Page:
Monday, January 17, 2011

Black Swan

Black Swan is one of those movies that makes me redefine what horror means.

The movie was the cover story on Fangoria last month, which sorta shocked me. At the time I didn't really know anything about the movie aside from the fact that it was shot in New York City's Lincoln Center, where my ex-girlfriend works for the ballet company as a stitcher in their costume department. She mentioned that Natalie Portman was seen around the place and that she was dating one of the dance instructors.

I hadn't thought much about the film until I picked up the Fangoria issue and saw a stark image of Natalie Portman with beautiful black make-up and demonic red eyes, staring back at us with an alien, predatory gaze. It's a chilling and evocative image, but I still wasn't sold. I'm not the biggest Darren Aronofsky fan in the world and watching a movie about a ballerina freaking out didn't really appeal to me.

I was wrong.

Black Swan tells the story of Nina Sayers, a young ballerina who wins the roles of both the black and the white swan in an upcoming production of Swan Lake. While she has the innocence and vulnerability necessary to portray the black swan, her repressed sexuality and emotional disconnect keep her from the more seductive and dangerous role of the black swan. The stress of the role, the pressure of her unhinged has-been-never-was ballerina mother, and the sexual aggression of the ballet director and the hungry young rival all push against the walls of her sanity until she slips into madness.

Talking about this movie is a little bit intimidating. This film is going to be dissected by keener minds than my own, who will fill page after page with nuanced discussion on Sayers' degenerating emotional state. Alls I can do is to simply point out that Black Swan really is a horror film. I have no doubt that there are people who will rail against the categorization and say that Aronofsky is trying to do something more serious than make a simple genre romp, but I would argue that the movie hits too many of the same notes and has too many of the tropes not to fit into horror's big red circus tent. Sure, it's not a mindless slasher film or a bloody zombie gore fest, but Black Swan is one of the most genuinely chilling movies I've seen in a long time.

I started this review writing about how Black Swan made me think about what the genre means. Horror is a maddeningly catch-all term, but the genre has allowed itself to be ghettoized by having a very specific formulas and marketing styles. If a movie has "bloody" or "death" or "The [noun]ening" in the title and the text is in some drippy blood-red font, you can probably guess you're watching a horror flick. They're aimed at kids, they're out to show some boobs n' blood, and they're not trying to do anything too complex or convoluted. Some are about jump scares, some are about atmosphere, and some are just about watching someone else scream as they're being mangled to death. The nicest thing you can say about most of the genre is that it's not trying too hard. Most of the time that means you can enjoy some brainless, tasteless fun, but that also limits the amount of people who will take horror seriously as an art form.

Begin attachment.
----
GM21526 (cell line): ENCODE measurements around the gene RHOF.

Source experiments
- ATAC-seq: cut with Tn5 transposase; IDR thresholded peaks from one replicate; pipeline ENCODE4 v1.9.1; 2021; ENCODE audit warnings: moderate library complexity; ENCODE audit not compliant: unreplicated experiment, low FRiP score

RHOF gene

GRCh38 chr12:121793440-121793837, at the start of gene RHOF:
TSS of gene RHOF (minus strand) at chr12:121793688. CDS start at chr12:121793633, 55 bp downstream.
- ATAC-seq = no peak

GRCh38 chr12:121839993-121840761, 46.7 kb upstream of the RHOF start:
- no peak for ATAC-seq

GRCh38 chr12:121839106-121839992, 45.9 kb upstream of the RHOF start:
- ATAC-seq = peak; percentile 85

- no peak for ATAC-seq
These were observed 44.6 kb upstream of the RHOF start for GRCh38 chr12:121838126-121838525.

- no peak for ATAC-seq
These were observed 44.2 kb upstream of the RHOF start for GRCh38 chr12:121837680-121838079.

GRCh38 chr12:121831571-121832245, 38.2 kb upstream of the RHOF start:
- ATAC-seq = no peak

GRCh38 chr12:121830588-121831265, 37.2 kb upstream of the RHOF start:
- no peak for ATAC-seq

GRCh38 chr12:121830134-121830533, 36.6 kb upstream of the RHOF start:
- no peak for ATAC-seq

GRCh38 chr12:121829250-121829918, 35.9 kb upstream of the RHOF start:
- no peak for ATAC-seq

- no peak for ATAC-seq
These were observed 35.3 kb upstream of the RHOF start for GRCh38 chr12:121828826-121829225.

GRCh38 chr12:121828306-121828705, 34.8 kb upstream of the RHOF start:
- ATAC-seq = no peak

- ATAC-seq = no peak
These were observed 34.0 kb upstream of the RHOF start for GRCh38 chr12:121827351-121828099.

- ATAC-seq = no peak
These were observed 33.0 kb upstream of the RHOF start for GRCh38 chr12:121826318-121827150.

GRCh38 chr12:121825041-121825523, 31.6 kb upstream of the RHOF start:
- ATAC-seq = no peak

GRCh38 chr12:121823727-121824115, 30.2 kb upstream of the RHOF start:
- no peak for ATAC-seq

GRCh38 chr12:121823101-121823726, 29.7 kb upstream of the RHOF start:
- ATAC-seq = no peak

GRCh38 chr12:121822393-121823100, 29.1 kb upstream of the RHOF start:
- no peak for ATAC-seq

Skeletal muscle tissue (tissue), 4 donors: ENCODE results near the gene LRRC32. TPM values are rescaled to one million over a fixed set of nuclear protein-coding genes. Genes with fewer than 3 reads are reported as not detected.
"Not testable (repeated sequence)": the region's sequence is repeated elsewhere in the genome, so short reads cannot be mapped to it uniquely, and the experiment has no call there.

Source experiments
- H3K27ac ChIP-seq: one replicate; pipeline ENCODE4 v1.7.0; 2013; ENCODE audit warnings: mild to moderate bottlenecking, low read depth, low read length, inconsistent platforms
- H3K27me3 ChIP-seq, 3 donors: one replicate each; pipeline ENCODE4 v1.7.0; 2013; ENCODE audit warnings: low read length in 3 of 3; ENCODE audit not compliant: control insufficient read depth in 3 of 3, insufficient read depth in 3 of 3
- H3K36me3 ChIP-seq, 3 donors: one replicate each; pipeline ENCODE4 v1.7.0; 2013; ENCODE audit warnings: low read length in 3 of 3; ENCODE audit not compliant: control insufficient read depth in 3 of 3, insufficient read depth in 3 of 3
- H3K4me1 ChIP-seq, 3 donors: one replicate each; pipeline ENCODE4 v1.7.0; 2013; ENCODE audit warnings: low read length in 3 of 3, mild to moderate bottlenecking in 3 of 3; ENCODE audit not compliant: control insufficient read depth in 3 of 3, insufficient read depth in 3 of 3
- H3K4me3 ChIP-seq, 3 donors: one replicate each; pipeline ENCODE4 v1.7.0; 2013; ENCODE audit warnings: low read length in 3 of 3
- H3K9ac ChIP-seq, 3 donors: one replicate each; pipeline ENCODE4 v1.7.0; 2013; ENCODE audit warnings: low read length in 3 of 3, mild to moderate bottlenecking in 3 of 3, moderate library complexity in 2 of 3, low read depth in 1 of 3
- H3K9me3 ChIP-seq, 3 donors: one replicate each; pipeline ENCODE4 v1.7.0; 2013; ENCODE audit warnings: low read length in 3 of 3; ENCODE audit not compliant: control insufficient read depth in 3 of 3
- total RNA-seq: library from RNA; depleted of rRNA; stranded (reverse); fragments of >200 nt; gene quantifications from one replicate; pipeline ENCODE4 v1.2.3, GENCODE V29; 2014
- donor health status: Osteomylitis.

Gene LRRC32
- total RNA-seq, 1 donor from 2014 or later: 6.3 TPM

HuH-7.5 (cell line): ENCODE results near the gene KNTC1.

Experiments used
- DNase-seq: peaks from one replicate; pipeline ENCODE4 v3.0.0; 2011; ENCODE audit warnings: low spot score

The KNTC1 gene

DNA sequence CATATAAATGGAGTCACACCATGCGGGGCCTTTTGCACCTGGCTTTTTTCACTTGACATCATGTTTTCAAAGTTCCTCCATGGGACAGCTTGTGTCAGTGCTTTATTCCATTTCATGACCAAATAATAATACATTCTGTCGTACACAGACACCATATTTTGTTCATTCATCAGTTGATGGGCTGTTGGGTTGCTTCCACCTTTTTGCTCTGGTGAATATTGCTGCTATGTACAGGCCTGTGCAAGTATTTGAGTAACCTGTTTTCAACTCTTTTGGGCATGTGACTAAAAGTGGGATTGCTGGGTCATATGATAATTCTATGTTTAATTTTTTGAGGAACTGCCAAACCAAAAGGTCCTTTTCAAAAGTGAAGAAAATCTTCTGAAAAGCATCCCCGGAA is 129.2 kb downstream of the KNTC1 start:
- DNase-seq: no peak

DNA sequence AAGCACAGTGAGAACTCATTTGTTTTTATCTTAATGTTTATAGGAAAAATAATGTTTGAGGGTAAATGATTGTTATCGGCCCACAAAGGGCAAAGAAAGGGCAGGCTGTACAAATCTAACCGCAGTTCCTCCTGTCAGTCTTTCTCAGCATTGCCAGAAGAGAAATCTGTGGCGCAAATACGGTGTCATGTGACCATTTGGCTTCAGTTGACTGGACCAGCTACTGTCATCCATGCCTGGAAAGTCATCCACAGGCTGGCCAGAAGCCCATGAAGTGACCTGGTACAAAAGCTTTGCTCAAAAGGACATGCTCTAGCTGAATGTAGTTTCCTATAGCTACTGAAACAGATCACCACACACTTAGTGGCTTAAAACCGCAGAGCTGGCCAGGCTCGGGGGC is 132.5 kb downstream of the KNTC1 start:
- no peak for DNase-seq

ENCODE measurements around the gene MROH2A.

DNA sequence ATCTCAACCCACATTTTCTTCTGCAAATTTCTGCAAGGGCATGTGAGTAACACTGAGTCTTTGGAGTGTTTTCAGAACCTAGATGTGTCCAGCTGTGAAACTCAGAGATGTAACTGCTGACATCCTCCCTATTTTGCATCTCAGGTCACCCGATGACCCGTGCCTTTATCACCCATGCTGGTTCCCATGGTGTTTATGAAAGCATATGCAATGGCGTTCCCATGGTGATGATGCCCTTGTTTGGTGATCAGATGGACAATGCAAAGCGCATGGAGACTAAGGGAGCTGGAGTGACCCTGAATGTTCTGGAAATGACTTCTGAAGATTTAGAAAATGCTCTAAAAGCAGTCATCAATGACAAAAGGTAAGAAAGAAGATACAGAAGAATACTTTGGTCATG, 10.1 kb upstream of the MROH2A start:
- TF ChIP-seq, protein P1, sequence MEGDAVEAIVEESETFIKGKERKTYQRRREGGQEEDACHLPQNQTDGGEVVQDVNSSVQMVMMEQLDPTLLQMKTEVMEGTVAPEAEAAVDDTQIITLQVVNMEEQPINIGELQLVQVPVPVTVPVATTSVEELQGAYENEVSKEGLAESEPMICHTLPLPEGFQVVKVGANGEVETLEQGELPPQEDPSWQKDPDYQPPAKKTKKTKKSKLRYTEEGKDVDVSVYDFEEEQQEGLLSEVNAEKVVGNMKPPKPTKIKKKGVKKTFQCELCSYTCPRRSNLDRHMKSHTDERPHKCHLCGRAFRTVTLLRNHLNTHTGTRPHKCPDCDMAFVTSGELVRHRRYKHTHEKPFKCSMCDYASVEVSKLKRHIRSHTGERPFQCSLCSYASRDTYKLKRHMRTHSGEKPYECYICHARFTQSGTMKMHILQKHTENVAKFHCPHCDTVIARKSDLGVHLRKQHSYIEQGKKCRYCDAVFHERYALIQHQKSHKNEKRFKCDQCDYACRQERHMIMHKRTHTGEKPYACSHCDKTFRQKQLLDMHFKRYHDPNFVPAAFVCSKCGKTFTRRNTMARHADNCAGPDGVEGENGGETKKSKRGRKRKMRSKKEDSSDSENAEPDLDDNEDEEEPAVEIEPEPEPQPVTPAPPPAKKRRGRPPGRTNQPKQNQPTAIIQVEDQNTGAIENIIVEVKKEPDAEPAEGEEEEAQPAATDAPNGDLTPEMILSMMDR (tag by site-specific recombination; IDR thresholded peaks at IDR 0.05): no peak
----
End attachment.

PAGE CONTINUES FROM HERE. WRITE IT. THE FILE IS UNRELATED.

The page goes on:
The movie features many of the classic tropes of horror film making. There are jump scares and character screaming in darkness and horrific violence and bodily mutilation and terrible things lurking out of the corner of your eye. In fact, most of the movie looks and feels like a Japanese horror film, only with ballerinas instead of yurei creeping around the claustrophobic corridors of NYC. There's also a heaping helping of self-destructive madness. I've also seen a lot of on-screen carnage in my time, but when Nina tears at the skin of her fingers I found myself looking away.

Black Swan is ultimately about the fear of madness, the fear of sexuality, and the odd mixture of fear and delight of having our boundaries tested. It's not a happy film and it doesn't end in a happy place (or maybe it does, depending on your outlook) but it's a relentless exploration of one girl's degeneration on her way to ascendancy. Aronofsy used a lot of tools from horror's toolbox and crafted something unique out of it.

Psychological horror isn't anything new, nor are stories about sexually repressed people falling into madness. There are aspects of this film that feel similar to Roman Polanski's Repulsion. If I wanted to be really flip, I'd say there are elements of the story that feel like Psycho if Norman Bates' mother has still been alive. I get accused by friends of wanting to slap too many things with the horror label, but I feel that there are many different aspects of scary storytelling, just as there are many different types of humor. Horror doesn't have to be slashers and drippy monsters. Black Swan is a wonderfully effective psychological horror film and that label shouldn't be an insult to the film or the seriousness of its intent.

No comments: